The President, however, made a serious tactical error that ruined the scheme. In 1844, for his new secretary of state, he appointed John C. Calhoun, the South Carolina firebrand who had led his state’s secession movement over the tariff question during the Jackson years. Since Texas was still another nation, negotiations to secure its statehood fell to Calhoun, and his blatant proslavery views made abolitionists uneasy. His message to Congress contained a long, eloquent defense of slavery. Martin Van Buren, eager to avenge his loss to “Tippecanoe and Tyler Too,” deployed his patented skills at backstage political maneuvering to doom the annexation treaty. The proposal for statehood failed to pass in the Senate, even with Andrew Jackson’s vocal support. Tyler was determined to make the Texas question the focus of his reelection bid and submitted an annexation bill which needed only a majority vote in the House and Senate, which it got. Tyler signed the Texas statehood bill into law on the first day of March 1845, just three days before leaving office.
Texas State Library & Archives Commission
Hard Road to Texas
Texas annexation 1836-1845

Part 4: A Treaty of Annexation
Tyler’s Failed Gamble

Months before, the two leading presidential candidates, Martin Van Buren of New York for the Democrats and Henry Clay of Kentucky for the Whigs, had agreed privately that Texas annexation would tear the country apart. A cool, elegant political trickster, Van Buren was a former president who opposed the expansion of slavery. Clay was a senior statesman and the architect of the landmark Missouri Compromise. Both men were certain of getting their party’s nominations and wanted to conduct a high-minded and intellectual campaign. They had decided to take the ugly and divisive Texas issue off the table as a campaign issue.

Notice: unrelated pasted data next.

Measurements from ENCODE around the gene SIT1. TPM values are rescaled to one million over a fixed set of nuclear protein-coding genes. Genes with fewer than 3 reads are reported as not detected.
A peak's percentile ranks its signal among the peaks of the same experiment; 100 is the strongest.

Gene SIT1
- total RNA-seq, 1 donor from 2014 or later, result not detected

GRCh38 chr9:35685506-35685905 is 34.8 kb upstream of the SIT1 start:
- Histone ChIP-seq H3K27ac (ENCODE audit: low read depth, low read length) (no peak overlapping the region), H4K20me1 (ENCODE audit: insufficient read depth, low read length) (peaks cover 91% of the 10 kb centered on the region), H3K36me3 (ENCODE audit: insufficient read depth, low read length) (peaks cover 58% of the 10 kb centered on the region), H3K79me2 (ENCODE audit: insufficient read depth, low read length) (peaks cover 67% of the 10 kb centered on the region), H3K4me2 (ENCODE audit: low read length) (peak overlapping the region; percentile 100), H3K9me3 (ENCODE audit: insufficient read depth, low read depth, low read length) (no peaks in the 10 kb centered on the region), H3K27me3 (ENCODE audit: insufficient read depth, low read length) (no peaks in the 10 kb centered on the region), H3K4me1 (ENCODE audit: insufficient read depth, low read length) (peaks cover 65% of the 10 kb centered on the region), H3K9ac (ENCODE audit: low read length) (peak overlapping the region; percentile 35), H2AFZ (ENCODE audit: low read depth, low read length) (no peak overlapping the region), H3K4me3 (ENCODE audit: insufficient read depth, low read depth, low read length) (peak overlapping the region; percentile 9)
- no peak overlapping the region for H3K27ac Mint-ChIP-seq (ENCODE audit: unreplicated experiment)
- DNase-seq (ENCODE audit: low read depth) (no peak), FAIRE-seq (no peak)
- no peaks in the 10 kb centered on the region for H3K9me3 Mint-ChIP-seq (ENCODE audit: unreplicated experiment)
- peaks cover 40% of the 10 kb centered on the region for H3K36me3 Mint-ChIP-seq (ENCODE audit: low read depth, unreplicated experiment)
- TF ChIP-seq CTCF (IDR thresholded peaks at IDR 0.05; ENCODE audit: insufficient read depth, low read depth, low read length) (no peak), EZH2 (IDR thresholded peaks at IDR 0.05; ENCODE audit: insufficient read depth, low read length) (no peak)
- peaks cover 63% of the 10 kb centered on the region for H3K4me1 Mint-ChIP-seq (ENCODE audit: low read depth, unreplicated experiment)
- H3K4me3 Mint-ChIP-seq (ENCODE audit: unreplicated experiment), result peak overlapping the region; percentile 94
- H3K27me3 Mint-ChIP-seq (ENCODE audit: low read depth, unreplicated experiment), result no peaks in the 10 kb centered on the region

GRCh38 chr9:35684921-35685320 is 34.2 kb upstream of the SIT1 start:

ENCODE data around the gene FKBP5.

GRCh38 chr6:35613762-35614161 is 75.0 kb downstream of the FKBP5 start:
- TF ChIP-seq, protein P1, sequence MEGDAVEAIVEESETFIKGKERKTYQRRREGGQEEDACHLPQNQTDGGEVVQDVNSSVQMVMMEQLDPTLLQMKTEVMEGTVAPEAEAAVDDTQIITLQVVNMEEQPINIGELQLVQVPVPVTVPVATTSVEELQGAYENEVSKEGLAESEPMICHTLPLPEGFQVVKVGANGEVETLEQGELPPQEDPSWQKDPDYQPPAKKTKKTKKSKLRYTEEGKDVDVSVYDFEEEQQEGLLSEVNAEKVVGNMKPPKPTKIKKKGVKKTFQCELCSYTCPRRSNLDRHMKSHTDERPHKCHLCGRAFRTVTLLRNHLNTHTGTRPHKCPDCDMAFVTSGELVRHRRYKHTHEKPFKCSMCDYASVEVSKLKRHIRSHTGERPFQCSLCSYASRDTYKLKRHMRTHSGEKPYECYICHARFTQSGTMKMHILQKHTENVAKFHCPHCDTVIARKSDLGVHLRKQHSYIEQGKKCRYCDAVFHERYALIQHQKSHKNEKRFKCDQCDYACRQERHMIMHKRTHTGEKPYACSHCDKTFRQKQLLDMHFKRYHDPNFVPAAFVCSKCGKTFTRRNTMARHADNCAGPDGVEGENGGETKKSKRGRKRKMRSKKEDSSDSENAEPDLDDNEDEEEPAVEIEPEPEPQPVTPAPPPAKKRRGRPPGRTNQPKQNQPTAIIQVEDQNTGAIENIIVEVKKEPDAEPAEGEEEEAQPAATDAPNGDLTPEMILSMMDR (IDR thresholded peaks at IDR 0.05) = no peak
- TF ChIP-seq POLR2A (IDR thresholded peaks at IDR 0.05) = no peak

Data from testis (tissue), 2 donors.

The treaty for the annexation of Texas to this Union was this day sent in to the Senate; and with it went the freedom of the human race.
—John Quincy Adams, former president and Representative from Massachusetts
John Tyler had no such compunctions. On April 22, 1844, the president sent the annexation treaty to the United States Senate for ratification. Although he claimed to want a reasoned debate free from partisanship, Tyler’s own machinations made that impossible from the beginning. Tyler had engineered the treaty specifically to boost his own long-shot hopes for another term. Now, the Texas issue exploded into election-year politics with consequences that neither Tyler nor anyone else could control.
Hoping to deny Van Buren and win the Democratic nomination for himself, Tyler tried to sell annexation in terms of its benefits to the nation as a whole. Tyler pointed out that under British auspices Texas could become a serious rival to the United States, endangering American prosperity. Better to grab Texas now than to sit back and let Britain have a free hand.
Opponents of annexation countered that any benefits would be outweighed by the likelihood of war with Mexico. Texas claimed the territory all the way to the Rio Grande and much of present-day New Mexico, including a 2000-mile border and more than 30,000 Mexican nationals. In an attempt to neutralize this line of opposition, Tyler offered to forgive six million dollars in Mexican debt in exchange for Texas and the port of San Francisco.
In terms of international relations, this was a mistake on Tyler’s part. By implying that Texas was Mexico’s to take or give, he undermined Texas’s position as an independent republic. In any case, the Mexican chargé d’affaires in Washington, Juan Almonte, swiftly rejected the offer. He pressed Secretary of State Calhoun for nothing less than a cash indemnity and a guarantee of the border at the Nueces River.
Tyler also played with the fire of sectionalism. He knew that fears of British abolitionist influence made the Texas issue a powerful one in the South. In private gatherings, campaign operatives like Duff Green showed prominent Southerners how “Tyler and Texas” would add a huge new slave territory to the United States, in effect making the American South a world power in its own right.
John C. Calhoun went much further. Once he had dreamed of becoming president himself, but he knew that his many controversies had probably ended his prospects. Still, Calhoun wanted to shape the 1844 campaign his own way with a popular issue that would unite the South and marginalize Van Buren or any other contenders who might tamper with slavery. Without regard for Tyler’s hopes, he made public a lengthy letter he had written to Lord Aberdeen, the British Foreign Secretary, in which he wrote passionately of Texas annexation in terms of the preservation of slavery and the extension of Southern power.